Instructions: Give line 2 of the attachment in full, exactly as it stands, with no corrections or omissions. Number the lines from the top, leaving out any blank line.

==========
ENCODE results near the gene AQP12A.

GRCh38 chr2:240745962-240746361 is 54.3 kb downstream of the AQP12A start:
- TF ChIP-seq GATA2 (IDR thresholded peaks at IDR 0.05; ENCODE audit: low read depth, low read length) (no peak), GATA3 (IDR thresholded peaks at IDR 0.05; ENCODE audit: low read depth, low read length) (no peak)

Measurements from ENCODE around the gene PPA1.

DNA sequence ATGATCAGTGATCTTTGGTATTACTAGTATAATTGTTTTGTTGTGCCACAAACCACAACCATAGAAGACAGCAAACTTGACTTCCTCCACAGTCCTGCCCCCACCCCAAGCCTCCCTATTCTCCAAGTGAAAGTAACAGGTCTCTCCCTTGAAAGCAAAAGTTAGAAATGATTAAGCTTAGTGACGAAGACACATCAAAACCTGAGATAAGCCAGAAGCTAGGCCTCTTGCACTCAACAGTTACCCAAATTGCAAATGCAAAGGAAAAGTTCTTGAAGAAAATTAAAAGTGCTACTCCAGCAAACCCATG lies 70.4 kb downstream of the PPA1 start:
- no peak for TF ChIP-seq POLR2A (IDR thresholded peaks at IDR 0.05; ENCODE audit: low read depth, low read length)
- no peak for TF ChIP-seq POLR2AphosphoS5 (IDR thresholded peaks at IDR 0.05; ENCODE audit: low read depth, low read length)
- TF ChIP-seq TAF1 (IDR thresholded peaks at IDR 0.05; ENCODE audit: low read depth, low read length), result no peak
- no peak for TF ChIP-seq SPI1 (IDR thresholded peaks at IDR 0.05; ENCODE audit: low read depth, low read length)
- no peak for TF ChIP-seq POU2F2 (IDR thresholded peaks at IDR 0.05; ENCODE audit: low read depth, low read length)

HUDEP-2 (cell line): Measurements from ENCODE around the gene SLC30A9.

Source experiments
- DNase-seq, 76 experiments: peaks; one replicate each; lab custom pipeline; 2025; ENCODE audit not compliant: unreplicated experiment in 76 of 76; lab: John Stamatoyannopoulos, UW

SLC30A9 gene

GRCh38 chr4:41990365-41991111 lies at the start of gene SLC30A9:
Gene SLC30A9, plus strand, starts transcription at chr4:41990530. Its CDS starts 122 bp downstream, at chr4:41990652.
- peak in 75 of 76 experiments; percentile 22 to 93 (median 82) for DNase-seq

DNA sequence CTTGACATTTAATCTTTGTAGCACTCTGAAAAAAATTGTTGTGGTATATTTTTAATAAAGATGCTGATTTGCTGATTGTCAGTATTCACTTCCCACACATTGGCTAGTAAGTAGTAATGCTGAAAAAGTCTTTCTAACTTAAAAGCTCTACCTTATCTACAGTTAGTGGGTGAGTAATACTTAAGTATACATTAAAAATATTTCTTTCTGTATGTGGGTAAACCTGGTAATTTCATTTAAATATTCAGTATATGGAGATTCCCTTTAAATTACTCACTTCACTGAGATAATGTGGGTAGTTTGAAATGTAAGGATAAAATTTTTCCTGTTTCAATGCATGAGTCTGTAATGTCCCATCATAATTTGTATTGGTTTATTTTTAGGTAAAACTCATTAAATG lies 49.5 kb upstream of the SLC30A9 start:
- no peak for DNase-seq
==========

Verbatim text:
GRCh38 chr2:240745962-240746361 is 54.3 kb downstream of the AQP12A start: